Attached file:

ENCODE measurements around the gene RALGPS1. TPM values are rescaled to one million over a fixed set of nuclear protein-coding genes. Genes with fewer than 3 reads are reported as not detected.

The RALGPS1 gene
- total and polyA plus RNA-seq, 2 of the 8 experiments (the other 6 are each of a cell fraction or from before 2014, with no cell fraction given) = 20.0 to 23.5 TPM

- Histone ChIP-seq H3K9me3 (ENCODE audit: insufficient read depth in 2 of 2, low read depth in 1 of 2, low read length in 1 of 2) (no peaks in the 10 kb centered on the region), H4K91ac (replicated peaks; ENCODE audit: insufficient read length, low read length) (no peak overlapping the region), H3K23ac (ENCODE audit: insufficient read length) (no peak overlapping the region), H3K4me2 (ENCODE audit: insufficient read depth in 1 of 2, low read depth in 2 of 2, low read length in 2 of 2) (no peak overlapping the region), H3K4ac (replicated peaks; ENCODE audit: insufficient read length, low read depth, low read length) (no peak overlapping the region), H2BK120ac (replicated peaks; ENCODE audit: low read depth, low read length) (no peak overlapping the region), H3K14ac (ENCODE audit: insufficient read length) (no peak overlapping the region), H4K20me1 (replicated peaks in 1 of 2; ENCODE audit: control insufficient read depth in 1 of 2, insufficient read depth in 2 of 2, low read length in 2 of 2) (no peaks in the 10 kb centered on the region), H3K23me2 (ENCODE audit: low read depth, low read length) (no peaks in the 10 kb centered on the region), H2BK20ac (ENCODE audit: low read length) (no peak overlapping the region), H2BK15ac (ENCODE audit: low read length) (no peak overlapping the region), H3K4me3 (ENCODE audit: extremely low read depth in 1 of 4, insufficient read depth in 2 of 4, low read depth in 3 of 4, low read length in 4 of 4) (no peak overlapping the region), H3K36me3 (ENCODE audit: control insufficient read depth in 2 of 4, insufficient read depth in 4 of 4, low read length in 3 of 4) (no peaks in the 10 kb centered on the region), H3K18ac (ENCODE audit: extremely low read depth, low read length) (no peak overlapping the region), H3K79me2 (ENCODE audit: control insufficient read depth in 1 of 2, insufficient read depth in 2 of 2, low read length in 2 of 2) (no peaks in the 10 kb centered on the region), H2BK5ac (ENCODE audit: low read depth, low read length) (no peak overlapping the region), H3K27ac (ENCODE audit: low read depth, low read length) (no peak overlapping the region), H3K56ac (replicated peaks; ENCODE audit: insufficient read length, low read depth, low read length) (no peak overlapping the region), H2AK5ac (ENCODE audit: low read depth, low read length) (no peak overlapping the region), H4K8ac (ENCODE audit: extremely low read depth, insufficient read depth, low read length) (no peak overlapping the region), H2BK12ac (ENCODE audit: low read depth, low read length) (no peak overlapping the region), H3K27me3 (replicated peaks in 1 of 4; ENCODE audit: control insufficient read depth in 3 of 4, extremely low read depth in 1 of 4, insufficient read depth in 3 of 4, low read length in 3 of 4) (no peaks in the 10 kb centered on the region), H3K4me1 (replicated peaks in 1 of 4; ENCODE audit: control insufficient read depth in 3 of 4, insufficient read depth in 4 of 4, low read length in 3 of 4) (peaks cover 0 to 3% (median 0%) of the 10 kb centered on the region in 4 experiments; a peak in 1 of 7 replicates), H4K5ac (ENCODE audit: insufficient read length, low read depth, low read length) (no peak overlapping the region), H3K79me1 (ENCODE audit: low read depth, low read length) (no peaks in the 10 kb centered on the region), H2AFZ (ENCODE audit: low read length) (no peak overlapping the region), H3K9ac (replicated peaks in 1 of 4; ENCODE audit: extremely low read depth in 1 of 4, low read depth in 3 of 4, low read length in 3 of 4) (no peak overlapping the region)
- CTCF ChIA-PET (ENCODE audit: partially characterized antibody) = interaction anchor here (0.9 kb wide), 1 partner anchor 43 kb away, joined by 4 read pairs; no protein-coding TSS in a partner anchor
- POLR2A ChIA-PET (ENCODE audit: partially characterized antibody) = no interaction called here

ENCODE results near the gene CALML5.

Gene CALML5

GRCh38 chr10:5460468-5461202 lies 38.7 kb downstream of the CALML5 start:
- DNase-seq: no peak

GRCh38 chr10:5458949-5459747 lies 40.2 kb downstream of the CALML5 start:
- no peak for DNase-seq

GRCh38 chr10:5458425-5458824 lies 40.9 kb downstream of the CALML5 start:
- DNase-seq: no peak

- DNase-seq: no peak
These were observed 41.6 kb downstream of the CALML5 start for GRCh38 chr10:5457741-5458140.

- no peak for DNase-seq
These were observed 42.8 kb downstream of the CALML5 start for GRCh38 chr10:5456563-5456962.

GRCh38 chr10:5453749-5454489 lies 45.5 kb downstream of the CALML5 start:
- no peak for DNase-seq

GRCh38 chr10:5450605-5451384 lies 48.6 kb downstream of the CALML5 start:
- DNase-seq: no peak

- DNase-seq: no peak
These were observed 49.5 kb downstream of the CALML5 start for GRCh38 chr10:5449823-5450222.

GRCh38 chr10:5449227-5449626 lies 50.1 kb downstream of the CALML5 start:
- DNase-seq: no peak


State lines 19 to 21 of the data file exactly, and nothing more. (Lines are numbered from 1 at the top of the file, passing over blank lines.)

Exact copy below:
GRCh38 chr10:5453749-5454489 lies 45.5 kb downstream of the CALML5 start:
- no peak for DNase-seq

GRCh38 chr10:5450605-5451384 lies 48.6 kb downstream of the CALML5 start: